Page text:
In December 2012, Liberty Healthcare located housing at a particular address in Bay Point in Contra Costa County and recommended placement there. Notice was given to the Contra Costa County District Attorney so that the county could “weigh in on the placement itself.”
The court held a hearing on February 26, 2013, during which evidence was taken and arguments were made concerning Christman’s proposed placement, which was near the Willow Cove Elementary School (the school). Among the issues in dispute was how the residency restriction in section 6608.5, subdivision (f), should be measured. Contra Costa County argued the appropriate method to measure whether Christman’s residence was farther than one-quarter mile from the school was by a straight-line measurement. It is undisputed that using the straight-line method to calculate the distance put Christman’s residence within a prohibited area and would compel his relocation elsewhere.
The court ultimately rejected the straight-line method, and held the appropriate measurement was to use a pedestrian route traveled, a method of measurement that took intervening structures and obstacles into account. Using this method increased the distance between Christman’s residence and
the school, and placed his residence more than one-quarter mile away from the school. Therefore, the court ordered that Christman’s placement be implemented on or before March 12, 2013. This appeal followed.
The facts giving rise to this appeal are undisputed. Christman concedes he “has the requisite convictions and sexual history to fall within the provisions of [section 6608.5] subdivision (f).” Given this concession, the only question concerns whether Christman’s new residence in Contra Costa County is located within a quarter-mile of a nearby elementary school. The answer hinges upon how the distance from the residence to the school is to be measured.
Statutory interpretation is necessary to resolve this issue because the provisions of section 6608.5, subdivision (f), are silent on the question of how “one-quarter mile” is to be measured. (See Waterman Convalescent Hospital, Inc. v. State Dept. of Health Services (2002) 101 Cal.App.4th 1433, 1439 [125 Cal.Rptr.2d 168] ["When a statute is silent on a point, the courts resort to statutory interpretation”].) The proper interpretation of a statute and its application to undisputed facts is a question of law, and thus also subject to de novo review. (Lozada v. City and County of San Francisco (2006) 145 Cal.App.4th 1139, 1149 [52 Cal.Rptr.3d 209].) Therefore, this court is not bound by the trial court’s interpretation of section 6608.5, subdivision (f), but instead must make an independent judgment as to the proper statutory interpretation. (See Union Bank of California v. Superior Court (2004) 115 Cal.App.4th 484, 488 [9 Cal.Rptr.3d 137] ["The proper interpretation of statutory language is a question of law which this court reviews de novo, independent of the trial court’s ruling or reasoning”].)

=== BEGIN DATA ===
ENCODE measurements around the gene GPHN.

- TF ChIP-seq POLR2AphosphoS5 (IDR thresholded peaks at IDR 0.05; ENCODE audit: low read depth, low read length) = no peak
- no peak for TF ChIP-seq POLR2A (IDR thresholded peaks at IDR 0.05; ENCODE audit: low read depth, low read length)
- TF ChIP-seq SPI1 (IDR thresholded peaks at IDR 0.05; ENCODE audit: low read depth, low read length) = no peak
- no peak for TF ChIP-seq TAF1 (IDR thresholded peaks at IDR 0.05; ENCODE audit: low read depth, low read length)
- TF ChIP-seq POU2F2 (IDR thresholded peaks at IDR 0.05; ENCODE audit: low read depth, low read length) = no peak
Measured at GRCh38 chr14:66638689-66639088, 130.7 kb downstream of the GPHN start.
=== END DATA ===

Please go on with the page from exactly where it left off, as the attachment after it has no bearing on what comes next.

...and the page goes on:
“The cardinal rule governing statutory interpretation is to ‘ascertain the legislative intent so as to effectuate the purpose of the law. [Citations.]’ [Citation.]” (Campbell v. Arco Marine, Inc. (1996) 42 Cal.App.4th 1850, 1856 [50 Cal.Rptr.2d 626].) If the statutory language is susceptible of more than one reasonable interpretation, the courts look to “extrinsic aids, including the ostensible objects to be achieved, the evils to be remedied, the legislative history, public policy, contemporaneous administrative construction, and the
statutory scheme of which the statute is a part. [Citations.]” (People v. Woodhead (1987) 43 Cal.3d 1002, 1008 [239 Cal.Rptr. 656, 741 P.2d 154].) We interpret the statute using “ ‘reason, practicality, and common sense to the language at hand.’ [Citation.]” (Ailanto Properties, Inc. v. City of Half Moon Bay (2006) 142 Cal.App.4th 572, 583 [48 Cal.Rptr.3d 340].) We must give the words of the statute a workable and reasonable interpretation keeping in mind the consequences that will flow from our interpretation. (Watkins v. County of Alameda (2009) 177 Cal.App.4th 320, 336 [98 Cal.Rptr.3d 847].)